Best regards,


    1. Hi Apaq, the review video I did was from a couple of years ago, I believe they now have a 4K version of the Cintiq with a better screen so I’m assuming that’s the one you’ve purchased. I agree drawing/retouching on the cintiq is a pleasurable experience, my only reason for switching back to the Eizo was that I didn’t find the Cintiq screen as good as the Eizo for highly precise colour work but as I say they may have improved the screen since. I’m writing this as I read your comment so apologies for any repeat information. I’m glad you have found a way to work with the Eizo too, thinking about it you could have both screens on mirroring each other so you could use the cintiq for the brushstrokes etc and just glance at the Eizo as an accurate colour reference. Thanks for the information on your experience I’m sure it is useful to others considering their options.

      1. The resolution of my tablet is 3840×2160. That is 4x according to television makers but in film, “4k” is 4096 pixels wide.

        I just noticed a typo in my previous answer. I wrote that I’d switch from the Eizo to the Eizo when brushstrokes are the main concern. I meant that I would use the Cintiq. I can verify that it is quite easy to see my work on the Eizo or the Cintiq by pushing a button on the remote, thus eliminating the concern about color.

        I did not calibrate my tablet for two reasons. The first is that I don’t know where I put my external calibration device after not using it for years thanks to my self-calibrating Eizo. The second is that I intend to do all my sensitive color work on the Eizo. For that reason, I can’t comment on the color quality of the Cintiq. I did adjust the temperature to 5,000K from (I think) the default of 7,000k. That made the color closer to the Eizo but not enough to prefer it.

  4. I’m guessing cause I really haven’t read the instructions…….. HAHAHHAHAHAHA ! Sounds like me, I toss them out all the time.

  5. Hi Karl ! (first post here !)
    I was wandering about the Cintiq.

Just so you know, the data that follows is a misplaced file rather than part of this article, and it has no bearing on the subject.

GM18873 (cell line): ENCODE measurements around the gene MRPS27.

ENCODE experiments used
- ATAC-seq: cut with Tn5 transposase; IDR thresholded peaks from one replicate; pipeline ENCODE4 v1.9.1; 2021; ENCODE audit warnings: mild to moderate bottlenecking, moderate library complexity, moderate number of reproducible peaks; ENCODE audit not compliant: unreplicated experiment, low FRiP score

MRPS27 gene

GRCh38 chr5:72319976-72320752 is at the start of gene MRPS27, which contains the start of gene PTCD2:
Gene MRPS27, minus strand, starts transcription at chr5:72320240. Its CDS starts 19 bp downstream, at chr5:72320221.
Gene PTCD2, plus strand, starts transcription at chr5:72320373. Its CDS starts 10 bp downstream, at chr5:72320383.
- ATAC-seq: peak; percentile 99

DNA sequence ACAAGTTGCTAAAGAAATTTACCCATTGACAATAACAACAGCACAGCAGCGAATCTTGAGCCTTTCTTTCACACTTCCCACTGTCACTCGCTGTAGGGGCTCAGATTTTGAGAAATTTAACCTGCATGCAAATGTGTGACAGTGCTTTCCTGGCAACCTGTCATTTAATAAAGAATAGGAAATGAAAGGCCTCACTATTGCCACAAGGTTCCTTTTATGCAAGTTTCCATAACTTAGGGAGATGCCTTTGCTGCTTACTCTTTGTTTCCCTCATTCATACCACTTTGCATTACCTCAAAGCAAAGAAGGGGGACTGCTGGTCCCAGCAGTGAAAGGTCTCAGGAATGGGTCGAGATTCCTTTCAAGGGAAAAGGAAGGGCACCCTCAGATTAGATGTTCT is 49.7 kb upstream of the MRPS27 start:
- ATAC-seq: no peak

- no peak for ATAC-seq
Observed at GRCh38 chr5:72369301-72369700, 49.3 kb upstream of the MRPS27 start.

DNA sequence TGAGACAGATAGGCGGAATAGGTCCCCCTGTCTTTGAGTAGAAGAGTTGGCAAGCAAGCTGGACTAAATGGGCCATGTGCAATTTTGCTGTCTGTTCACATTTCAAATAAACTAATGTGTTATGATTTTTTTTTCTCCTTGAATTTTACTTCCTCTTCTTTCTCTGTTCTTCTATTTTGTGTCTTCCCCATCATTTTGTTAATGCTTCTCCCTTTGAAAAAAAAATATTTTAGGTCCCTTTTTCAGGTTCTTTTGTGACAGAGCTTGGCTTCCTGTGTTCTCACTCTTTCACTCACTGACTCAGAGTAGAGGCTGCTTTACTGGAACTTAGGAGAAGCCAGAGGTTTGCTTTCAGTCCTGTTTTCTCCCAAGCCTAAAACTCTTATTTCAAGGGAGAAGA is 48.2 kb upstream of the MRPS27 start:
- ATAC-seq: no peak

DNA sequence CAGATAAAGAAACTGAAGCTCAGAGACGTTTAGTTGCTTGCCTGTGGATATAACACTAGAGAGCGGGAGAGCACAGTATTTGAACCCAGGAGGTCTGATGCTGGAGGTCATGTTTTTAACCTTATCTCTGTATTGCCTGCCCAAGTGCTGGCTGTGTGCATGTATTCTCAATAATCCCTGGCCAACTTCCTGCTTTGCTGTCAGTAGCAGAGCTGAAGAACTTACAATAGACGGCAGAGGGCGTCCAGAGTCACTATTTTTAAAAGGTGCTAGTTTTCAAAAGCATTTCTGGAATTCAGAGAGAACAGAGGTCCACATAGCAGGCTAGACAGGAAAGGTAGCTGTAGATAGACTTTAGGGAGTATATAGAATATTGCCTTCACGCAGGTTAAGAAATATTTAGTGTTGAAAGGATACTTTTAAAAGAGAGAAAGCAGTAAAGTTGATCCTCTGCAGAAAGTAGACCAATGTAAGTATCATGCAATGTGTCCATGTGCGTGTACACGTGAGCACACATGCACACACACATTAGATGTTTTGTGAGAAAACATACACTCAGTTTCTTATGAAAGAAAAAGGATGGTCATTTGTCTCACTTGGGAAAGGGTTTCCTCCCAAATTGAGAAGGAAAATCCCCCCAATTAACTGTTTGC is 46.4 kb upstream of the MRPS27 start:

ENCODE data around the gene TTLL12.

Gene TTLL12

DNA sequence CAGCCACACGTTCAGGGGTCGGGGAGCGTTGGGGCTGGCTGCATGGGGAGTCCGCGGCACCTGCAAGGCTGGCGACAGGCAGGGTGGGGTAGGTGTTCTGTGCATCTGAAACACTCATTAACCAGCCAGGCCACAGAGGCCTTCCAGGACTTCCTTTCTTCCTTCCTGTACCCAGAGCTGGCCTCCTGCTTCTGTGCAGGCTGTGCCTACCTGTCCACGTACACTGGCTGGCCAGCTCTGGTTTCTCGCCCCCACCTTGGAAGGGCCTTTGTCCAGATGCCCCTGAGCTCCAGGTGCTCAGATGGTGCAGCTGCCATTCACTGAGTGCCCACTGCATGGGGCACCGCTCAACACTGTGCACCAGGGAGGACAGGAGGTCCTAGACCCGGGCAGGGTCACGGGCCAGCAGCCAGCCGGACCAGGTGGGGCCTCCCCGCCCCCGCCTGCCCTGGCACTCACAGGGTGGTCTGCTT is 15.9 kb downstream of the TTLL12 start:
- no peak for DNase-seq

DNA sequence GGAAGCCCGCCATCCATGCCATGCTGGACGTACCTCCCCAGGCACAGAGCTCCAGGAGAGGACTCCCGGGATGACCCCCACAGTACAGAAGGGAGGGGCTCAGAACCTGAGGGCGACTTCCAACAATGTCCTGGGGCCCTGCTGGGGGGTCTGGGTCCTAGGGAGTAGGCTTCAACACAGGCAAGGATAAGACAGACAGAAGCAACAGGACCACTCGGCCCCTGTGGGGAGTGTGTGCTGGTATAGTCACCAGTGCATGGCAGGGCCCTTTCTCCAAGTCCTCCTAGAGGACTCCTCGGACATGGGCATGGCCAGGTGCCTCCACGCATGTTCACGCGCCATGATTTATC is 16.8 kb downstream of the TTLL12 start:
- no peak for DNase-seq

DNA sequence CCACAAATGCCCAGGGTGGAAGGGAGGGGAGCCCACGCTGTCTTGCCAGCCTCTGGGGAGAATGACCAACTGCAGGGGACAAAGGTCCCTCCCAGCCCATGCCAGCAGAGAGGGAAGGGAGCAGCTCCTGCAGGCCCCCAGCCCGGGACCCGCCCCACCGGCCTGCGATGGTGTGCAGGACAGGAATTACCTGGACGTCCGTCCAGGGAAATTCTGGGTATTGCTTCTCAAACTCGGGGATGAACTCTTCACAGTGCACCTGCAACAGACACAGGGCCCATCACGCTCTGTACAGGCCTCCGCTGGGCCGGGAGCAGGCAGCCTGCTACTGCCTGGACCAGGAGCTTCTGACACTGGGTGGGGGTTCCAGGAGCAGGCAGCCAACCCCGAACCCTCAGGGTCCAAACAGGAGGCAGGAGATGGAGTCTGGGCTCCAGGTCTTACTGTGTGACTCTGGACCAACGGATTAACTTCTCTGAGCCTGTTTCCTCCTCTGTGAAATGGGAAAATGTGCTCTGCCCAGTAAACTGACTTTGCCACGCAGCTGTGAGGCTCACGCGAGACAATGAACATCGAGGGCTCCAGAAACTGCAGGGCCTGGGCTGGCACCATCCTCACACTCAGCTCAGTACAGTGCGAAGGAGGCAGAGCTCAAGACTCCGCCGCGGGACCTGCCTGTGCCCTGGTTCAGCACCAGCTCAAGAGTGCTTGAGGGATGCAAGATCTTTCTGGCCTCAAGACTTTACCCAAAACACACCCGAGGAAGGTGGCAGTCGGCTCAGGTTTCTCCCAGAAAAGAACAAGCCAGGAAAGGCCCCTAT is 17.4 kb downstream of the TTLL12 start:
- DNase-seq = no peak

Like you I have a professional screen for retouch (Eizo ColorEdge sadly not 4K) and a little A4 wacom tablet.
    My question for you is, what is the point having both the Cintiq and the pro. screen ?
    Since you can work on the Cintiq and they can be both calibrated.
    What workflow for you has been the best one ?
    Are you still using the screen ? If yes, for what purpose and how much time?

    1. Hi Florian, the Eizo is just a better picture than the cintiq, it has a better spectrum and just looks better. The Cintiq also has a layer of plastic over the screen for the pen to work on it and this slightly diffuses the images by a small amount. It’s also not 4K although I believe they do offer a 4K version now. I purchased the cintiq thinking the screen was going to be as good as the Eizo and it was good but not as good. I’ve move the Cintiq into the studio for shooting to and having a calibrated screen and also doing ‘live’ retouching for workshops etc and I’ve stuck my 4k Eizo in my office for the more intense retouch requirements.

  6. I was given the 13″ to do a review on. I had similar feeling that it was best for a artist/graphic artist. The 13″ was too small to work in PS in for me. All the panels just too small. I kept saying I wanted to see the larger one in use. I prefer my Wacom Bamboo over the 13″ Cintiq for my work flow. But, I will move up to an Intuos.